Jersey police have discovered the partial remains of at least five youngsters at Haut de la Garenne, the former children's home at the centre of the island's child abuse investigation, it was revealed.
However, the grim discoveries may not result in a murder inquiry because experts have been unable to pinpoint when the children died, says the detective leading the investigation.
Deputy Chief Officer Lenny Harper, from States of Jersey Police, said there are difficulties dating teeth and bone fragments from the children, who are believed to have been aged between four and 11.
"At the end of the day there may not be the evidence there to mount a homicide inquiry and an attempt to bring anybody to justice for whatever crimes took place there," he said.
Mr Harper, who is due to retire in August, said he was "disappointed" that the results of the inquiry were still unclear.
"I think it's a very slow business and you've got to realise that people are doing a professional job," he said on BBC Radio 4's Today programme.
"So I am disappointed but I console myself with the thought that I've done what I can - my team has been absolutely superb."
He added: "No matter how certain politicians in Jersey would like to attack us, the fact remains that we have found the remains of at least five children there.
"Attempts have been made to burn these remains, to bury them and hide them."
Liberal Democrat MP John Hemming said there was no doubt there had been "efforts to cover up" the allegations.
He called on the UK Government to impose independent judicial control over the inquiry.
Police have evidence the bodies were burned and attempts were made to conceal the bodies in the late 60s to early 70s, Mr Harper said.
To date, police have recovered a total of 65 milk teeth from the cellars at Haut de la Garenne.
Experts believe the teeth could only have come out after death because of their condition, it was reported on the BBC website.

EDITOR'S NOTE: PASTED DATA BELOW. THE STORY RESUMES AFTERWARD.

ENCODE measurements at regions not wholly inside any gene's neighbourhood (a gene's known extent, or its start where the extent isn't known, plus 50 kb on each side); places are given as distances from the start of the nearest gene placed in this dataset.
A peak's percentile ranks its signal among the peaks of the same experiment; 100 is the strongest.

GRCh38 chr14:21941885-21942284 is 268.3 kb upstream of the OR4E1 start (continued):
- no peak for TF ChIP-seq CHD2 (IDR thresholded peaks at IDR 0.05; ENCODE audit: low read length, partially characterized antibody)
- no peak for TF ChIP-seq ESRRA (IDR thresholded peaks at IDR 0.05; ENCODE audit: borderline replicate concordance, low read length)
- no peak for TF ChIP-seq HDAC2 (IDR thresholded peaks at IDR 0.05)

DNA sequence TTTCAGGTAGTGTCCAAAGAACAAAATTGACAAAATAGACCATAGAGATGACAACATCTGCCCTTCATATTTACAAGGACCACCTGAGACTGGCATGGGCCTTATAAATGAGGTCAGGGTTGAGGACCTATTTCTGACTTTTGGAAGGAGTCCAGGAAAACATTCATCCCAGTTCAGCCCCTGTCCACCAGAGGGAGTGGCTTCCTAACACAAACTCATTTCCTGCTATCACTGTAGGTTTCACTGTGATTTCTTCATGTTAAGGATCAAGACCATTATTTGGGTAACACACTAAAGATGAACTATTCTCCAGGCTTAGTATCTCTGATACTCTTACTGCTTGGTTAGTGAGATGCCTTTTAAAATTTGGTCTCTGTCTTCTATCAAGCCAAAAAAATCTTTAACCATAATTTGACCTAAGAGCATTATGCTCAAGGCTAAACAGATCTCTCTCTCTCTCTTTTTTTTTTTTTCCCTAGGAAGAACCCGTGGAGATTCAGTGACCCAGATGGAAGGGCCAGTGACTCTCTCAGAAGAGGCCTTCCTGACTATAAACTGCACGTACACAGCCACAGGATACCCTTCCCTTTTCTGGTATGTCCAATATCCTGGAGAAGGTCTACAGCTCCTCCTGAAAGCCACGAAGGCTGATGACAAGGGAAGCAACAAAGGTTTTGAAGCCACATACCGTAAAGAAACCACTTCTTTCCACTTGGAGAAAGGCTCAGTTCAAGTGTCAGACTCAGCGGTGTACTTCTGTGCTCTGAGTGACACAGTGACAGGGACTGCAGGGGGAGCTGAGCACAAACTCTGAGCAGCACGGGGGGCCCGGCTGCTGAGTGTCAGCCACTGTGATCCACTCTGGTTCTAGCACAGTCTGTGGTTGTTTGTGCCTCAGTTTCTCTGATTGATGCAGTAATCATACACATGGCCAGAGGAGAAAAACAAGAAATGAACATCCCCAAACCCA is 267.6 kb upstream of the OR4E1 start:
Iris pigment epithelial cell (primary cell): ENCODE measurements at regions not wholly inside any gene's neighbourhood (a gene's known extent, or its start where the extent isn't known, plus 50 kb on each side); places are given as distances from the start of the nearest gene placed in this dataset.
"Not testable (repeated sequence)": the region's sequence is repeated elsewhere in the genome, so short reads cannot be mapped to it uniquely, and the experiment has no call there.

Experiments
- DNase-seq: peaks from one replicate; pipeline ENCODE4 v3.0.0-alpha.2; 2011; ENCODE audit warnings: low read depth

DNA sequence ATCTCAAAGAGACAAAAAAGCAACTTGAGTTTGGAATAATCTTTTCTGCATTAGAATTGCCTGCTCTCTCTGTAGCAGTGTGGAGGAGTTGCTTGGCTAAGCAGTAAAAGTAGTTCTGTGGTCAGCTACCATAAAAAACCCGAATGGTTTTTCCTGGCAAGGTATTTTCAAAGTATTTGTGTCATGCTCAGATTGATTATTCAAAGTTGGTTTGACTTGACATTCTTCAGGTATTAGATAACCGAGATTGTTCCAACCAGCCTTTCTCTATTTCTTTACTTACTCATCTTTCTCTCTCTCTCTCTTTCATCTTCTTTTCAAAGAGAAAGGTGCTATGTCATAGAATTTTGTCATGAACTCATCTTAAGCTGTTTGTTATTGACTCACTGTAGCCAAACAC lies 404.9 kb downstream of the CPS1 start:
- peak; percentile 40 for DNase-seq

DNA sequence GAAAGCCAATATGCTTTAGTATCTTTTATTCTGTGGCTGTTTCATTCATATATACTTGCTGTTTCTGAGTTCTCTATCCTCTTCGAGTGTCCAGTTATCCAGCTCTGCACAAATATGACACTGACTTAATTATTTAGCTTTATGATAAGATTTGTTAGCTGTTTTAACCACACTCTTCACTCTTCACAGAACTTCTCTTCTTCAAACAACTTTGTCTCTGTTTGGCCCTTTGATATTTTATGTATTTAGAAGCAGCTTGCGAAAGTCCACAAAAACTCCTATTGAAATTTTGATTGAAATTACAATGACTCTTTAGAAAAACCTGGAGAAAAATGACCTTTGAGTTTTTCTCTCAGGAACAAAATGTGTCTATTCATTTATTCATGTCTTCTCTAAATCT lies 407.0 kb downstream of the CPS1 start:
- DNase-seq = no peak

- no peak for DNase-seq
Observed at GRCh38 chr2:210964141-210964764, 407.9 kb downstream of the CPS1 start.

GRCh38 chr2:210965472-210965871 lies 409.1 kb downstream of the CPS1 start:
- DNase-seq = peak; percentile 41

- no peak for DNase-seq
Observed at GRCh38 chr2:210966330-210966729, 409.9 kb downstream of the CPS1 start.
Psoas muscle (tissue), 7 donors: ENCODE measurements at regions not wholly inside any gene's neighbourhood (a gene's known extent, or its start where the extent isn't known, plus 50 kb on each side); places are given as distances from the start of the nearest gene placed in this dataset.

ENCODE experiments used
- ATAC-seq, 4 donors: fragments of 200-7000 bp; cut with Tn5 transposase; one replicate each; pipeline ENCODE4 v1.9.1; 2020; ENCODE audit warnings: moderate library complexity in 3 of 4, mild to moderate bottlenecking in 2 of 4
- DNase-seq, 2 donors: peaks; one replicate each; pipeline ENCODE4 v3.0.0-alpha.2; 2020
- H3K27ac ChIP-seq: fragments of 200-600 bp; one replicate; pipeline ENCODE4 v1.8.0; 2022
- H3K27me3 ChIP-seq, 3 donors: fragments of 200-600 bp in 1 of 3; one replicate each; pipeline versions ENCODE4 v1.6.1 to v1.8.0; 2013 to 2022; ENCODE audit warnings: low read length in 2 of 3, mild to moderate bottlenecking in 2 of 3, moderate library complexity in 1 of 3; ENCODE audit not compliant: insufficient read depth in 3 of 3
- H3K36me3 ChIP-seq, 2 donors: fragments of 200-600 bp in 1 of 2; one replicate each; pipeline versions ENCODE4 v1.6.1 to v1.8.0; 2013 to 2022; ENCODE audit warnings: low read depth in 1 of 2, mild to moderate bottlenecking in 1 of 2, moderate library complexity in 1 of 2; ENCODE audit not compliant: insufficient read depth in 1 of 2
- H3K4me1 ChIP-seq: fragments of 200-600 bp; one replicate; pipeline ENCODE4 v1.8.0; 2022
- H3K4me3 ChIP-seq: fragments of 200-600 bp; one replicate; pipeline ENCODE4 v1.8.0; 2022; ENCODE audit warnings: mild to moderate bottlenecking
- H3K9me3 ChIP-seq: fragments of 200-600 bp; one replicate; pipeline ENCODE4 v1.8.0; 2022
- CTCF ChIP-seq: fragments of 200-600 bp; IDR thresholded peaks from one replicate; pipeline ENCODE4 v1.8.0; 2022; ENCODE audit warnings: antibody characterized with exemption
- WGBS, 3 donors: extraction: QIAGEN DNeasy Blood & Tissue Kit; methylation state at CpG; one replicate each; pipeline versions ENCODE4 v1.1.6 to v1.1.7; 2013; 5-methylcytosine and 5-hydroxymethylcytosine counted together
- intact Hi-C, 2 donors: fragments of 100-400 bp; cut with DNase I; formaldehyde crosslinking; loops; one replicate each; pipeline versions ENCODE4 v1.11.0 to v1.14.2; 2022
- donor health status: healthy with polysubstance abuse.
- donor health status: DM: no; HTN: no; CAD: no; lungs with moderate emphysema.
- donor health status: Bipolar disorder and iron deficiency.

More than 100 human bone fragments were also found at the site with one piece identified as coming from a child's leg and another from a child's ear.
Tests showed some fragments were cut while others were burnt, suggesting that murders had taken place and the victims' bodies had possibly been cremated in a fireplace.
Police are looking into around 97 allegations of abuse in Jersey dating back to the early 1960s and have said there are more than 100 suspects.
Mr Harper said: "We were pinning our hopes on the process of carbon dating. The latest information we're getting is that for the period we're looking at, it's not going to be possible to give us an exact time of death.
"The indications are that if the results come back the same way as they have now it is obvious there won't be a homicide inquiry."
However, the police search has unearthed valuable pieces of evidence which "substantially corroborate" accounts of abuse at the home, Mr Harper said.
Investigations started in February after the discovery of what was initially believed to be part of a child's skull.
Tests later suggested it was more likely to be wood or part of a coconut.
Following the find, scores of people came forward claiming they were drugged, raped and beaten.
Police excavated four secret underground chambers at the site, referred to as punishment rooms by some victims, and found shackles, a large bloodstained bath and children's teeth.
In one cellar officers found the disturbing message "I've been bad for years and years" scrawled on a wooden post.
Three men have been charged with sex abuse offences as part of the inquiry into historical abuse.